Each year, thousands of young children are killed or injured in motor vehicle accidents. These are the leading cause of death for children of ages 1 - 13 in the United States. One of the most important jobs any parent has is keeping their child safe, especially when riding in a vehicle. Proper use of car seats can help to keep your child safe, but with many different types of safety seats, it’s important to know what type of seat you need for your child as well as how to properly install it.
There are several types of safety seats and the type of seat your child needs depends on a few factors. These factors include your child’s age, height, weight, and the type of vehicle you have. More information can be found by visiting the American Academy of Pediatrics (AAP) about choosing the right car seat for your child.
Here is a list of car seat types for children
- Rear Facing Car Seat This type of safety seat is recommended for infants and toddlers. Any child under the age of 1 should always ride in a rear facing car seat in the back seat. Infant only seats can only be used as rear facing but some convertible seats, which typically have higher height and weight limits for the rear facing position, allow you to keep your child rear facing for a longer period of time. It’s recommended by the AAP that children ride in a rear facing car seat until the age of 2.
- Forward Facing Car Seat Children should be kept in a rear facing car seat as long as possible as it’s the best way to keep them safe. Your child should remain in a rear facing seat until they reach the maximum height or weight limit allowed by the car seat manufacturer. Once they outgrow the rear facing seat, it’s time for them to travel in a forward facing car seat with a harness and tether in the back seat. The harness and tether attached to the car seat limits your child’s forward movement during a crash.
- Booster Seats When your child reaches the maximum height or weight requirement allowed by the car seat manufacturer, it’s time for them to travel on a booster seat, but still in the back seat. A booster seat positions the seat belt so that it fits properly over your child’s body.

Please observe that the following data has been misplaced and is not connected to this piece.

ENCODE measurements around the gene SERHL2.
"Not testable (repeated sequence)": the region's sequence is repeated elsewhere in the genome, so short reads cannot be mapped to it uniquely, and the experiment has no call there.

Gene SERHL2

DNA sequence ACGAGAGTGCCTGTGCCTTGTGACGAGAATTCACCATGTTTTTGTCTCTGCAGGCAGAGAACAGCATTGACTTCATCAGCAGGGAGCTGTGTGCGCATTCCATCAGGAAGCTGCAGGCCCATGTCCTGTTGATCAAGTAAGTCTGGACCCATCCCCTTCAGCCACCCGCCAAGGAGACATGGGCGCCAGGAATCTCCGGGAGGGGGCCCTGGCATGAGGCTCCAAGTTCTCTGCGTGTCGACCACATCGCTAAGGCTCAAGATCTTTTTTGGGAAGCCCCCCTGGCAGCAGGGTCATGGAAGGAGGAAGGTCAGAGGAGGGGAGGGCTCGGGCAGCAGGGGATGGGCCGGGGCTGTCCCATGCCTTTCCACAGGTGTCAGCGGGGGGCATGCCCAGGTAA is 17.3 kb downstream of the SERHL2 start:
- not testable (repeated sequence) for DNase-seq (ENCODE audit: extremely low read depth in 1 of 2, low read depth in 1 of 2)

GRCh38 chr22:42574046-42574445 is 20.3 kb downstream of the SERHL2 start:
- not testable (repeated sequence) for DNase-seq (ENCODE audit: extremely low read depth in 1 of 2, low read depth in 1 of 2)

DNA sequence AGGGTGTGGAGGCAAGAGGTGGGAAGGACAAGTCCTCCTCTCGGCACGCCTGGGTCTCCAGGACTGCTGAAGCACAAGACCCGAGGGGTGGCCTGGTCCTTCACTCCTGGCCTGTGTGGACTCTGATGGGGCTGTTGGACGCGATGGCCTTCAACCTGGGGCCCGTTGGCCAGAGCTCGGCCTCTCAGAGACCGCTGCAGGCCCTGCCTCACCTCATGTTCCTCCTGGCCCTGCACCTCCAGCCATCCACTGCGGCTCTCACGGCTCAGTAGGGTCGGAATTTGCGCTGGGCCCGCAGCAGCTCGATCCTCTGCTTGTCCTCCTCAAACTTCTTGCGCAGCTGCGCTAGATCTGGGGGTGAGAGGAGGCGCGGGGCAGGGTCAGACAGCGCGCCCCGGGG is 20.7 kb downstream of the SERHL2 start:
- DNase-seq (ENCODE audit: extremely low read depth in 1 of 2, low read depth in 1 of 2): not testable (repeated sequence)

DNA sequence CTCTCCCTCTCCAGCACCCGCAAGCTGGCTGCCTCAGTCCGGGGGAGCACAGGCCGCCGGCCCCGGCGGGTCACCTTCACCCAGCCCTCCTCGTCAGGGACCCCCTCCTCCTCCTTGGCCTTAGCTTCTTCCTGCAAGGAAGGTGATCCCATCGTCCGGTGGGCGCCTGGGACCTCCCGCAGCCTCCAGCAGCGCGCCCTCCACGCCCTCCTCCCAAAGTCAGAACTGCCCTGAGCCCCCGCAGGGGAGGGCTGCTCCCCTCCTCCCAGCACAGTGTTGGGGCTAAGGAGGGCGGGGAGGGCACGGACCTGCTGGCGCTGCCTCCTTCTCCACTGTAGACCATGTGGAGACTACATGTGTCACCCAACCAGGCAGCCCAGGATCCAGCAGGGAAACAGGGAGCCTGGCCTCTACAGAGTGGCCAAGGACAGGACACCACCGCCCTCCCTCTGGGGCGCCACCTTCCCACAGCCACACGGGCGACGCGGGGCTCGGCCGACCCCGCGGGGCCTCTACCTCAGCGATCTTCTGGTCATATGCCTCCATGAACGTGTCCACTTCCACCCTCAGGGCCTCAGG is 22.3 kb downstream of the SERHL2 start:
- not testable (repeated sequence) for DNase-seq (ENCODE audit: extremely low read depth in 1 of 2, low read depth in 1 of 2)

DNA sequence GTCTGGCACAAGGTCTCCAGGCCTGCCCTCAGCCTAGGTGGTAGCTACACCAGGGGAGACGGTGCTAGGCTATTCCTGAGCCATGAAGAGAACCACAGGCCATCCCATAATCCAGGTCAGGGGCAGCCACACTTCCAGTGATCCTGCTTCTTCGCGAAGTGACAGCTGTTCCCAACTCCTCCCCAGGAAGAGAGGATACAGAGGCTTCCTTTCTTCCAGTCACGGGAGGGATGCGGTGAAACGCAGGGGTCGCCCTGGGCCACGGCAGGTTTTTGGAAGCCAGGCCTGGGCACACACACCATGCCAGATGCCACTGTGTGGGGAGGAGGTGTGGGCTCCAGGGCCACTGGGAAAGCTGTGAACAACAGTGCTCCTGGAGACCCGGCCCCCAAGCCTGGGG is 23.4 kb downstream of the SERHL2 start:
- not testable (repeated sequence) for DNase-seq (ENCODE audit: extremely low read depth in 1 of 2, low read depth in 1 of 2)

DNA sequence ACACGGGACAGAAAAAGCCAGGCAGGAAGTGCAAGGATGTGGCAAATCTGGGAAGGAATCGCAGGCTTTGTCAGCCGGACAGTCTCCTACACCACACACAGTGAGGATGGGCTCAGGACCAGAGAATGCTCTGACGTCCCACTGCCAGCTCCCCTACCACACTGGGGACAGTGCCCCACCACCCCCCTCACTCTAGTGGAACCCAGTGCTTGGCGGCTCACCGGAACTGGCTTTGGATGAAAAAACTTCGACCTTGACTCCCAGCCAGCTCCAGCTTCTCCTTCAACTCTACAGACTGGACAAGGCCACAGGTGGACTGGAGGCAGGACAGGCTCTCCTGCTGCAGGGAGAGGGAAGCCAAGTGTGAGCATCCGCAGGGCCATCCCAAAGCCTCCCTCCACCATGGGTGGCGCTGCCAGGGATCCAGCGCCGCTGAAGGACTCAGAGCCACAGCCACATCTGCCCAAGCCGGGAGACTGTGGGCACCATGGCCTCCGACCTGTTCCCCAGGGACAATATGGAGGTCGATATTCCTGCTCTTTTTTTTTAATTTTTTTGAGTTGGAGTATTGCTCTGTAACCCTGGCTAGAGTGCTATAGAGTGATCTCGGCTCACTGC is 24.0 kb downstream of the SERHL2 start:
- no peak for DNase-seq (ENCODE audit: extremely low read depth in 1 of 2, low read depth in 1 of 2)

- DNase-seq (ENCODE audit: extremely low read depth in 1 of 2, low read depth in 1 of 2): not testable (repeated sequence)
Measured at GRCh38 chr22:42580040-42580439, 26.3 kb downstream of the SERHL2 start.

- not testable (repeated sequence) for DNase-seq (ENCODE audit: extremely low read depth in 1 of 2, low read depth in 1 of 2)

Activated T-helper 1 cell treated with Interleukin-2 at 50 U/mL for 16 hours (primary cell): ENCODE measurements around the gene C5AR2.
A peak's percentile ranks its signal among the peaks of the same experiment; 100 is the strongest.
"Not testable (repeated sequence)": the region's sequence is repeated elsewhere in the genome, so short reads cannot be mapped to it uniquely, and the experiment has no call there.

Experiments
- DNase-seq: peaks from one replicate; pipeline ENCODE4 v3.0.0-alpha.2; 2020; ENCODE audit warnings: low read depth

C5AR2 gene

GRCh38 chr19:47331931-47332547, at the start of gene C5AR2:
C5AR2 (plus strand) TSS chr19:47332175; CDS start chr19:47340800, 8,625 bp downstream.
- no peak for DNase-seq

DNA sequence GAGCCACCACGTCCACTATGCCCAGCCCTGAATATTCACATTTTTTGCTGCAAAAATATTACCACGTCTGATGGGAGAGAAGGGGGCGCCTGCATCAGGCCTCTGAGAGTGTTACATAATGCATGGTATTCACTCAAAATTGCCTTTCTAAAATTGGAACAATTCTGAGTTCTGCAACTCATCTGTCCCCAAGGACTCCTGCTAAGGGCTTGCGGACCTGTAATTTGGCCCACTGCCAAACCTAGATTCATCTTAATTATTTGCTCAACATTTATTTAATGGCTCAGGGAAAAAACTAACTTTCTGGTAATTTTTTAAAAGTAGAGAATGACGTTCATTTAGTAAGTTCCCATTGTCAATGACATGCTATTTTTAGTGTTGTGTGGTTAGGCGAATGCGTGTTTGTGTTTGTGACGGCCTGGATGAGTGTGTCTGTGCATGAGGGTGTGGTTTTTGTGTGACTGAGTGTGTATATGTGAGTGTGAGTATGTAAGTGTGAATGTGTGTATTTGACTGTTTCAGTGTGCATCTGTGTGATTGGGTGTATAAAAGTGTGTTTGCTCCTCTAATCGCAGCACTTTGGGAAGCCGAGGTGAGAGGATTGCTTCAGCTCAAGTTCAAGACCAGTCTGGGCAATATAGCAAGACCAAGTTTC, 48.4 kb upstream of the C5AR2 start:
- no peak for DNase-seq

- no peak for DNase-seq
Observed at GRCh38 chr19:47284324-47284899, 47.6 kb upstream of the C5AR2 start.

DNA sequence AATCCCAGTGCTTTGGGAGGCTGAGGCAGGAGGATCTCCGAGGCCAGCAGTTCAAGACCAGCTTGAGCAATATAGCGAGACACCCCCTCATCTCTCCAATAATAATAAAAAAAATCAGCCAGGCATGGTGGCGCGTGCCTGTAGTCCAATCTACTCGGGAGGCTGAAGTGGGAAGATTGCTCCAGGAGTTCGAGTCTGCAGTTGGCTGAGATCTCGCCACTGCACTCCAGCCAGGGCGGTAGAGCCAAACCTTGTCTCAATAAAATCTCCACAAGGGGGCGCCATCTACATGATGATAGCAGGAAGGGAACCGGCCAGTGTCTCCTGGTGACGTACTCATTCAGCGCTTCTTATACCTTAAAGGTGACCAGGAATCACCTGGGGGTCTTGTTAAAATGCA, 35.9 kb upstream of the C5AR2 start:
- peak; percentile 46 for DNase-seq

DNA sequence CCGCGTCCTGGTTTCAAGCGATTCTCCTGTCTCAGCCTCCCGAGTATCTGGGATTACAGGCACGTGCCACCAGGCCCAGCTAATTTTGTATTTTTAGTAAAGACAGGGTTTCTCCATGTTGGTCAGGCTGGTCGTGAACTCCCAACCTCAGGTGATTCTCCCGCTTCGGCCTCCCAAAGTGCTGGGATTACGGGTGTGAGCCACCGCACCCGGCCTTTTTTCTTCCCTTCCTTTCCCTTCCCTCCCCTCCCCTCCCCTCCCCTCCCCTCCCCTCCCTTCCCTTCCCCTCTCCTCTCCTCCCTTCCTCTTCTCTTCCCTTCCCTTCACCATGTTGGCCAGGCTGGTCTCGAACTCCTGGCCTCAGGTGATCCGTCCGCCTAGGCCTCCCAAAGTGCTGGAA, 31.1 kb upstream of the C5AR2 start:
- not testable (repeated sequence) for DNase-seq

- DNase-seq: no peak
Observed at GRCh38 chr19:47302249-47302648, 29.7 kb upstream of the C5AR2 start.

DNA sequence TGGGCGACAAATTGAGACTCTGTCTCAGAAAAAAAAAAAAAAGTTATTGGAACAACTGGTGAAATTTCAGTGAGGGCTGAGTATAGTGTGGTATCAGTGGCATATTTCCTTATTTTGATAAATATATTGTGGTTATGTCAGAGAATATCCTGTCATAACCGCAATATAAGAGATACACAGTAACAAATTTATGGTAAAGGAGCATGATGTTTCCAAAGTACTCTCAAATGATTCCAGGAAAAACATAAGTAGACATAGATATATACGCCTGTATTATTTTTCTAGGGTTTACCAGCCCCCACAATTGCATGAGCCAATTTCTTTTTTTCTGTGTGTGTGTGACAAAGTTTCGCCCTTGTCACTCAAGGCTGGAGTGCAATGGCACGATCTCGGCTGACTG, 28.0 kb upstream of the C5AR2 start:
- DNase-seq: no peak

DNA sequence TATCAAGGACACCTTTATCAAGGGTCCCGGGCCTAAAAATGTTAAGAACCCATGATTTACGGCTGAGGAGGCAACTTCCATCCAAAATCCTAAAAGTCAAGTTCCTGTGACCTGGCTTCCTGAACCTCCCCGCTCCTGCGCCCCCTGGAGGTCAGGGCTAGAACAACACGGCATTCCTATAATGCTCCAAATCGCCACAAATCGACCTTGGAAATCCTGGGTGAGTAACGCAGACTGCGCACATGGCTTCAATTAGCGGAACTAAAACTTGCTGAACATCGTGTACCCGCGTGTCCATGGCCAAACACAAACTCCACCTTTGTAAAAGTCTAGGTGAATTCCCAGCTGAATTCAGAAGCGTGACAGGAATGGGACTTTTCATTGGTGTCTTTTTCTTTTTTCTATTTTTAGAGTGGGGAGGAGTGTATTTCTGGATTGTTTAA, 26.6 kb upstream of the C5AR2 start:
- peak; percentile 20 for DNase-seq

- Seat Belts Children should be kept in a booster seat until they are big enough to wear a seat belt properly. For it to fit properly, a seat belt should lie across the upper thighs and fit comfortably and snug across the chest and shoulder to restrain the child safely in the event of a crash. It should NOT rest across the stomach or neck.
After you know which type of safety seat you need to properly restrain your child, it’s important that you install it properly in your car. While installations may vary from one model to the next, there are some basic rules that always apply.
- Read the instructions! – Don’t try and install your car seat by guessing. Be sure to read the directions thoroughly and make sure you understand how to install the car seat securely.
- Position the car seat in the back seat – The back seat is the safest location for a child to ride.
- Consult your vehicle’s manual – Some newer models of cars come equipped with lower anchors built into the seats that can be used to attach a safety seat. Older models may require the use of a seat belt to secure the car seat. The owner’s manual will help you find what you need.
- Make sure the safety seat is secure – Once the safety seat is in place, and attached with either the seat belt or lower anchors, try wiggling it from side to side and front to back. Your car seat should not move more than 1 inch in any direction.
- Check and adjust the recline angle – For rear facing seats, ensure that the base of your car seat is level to prevent your child’s head from flopping forward. Most seats will have indicators on the side to help.
- Remember to connect the tether strap – For forward facing seats, there’s an extra strap at the top as an additional safety measure. Double check your vehicle and attach the tether strap if possible to prevent head movement in the event of a crash.
Proper installation of your car seat will further ensure that your child is protected in the event of a crash. For further assistance, you can find and consult a certified technician who will inspect your child seat, in most cases, free of charge and show you how to properly install it and use it. You can get started by visiting safecar.gov to find a technician near you.
No one can predict when an accident will occur but you can take measures to make sure you and your family is protected should you be involved in one. Remember to secure your child in the appropriate safety seat, be sure to lead by example by wearing your own seat belt and encouraging all passengers to do the same, and make sure that you’re using your child’s safety seat properly. By following the right steps, we can help to avoid serious injury or death as the result of a car accident.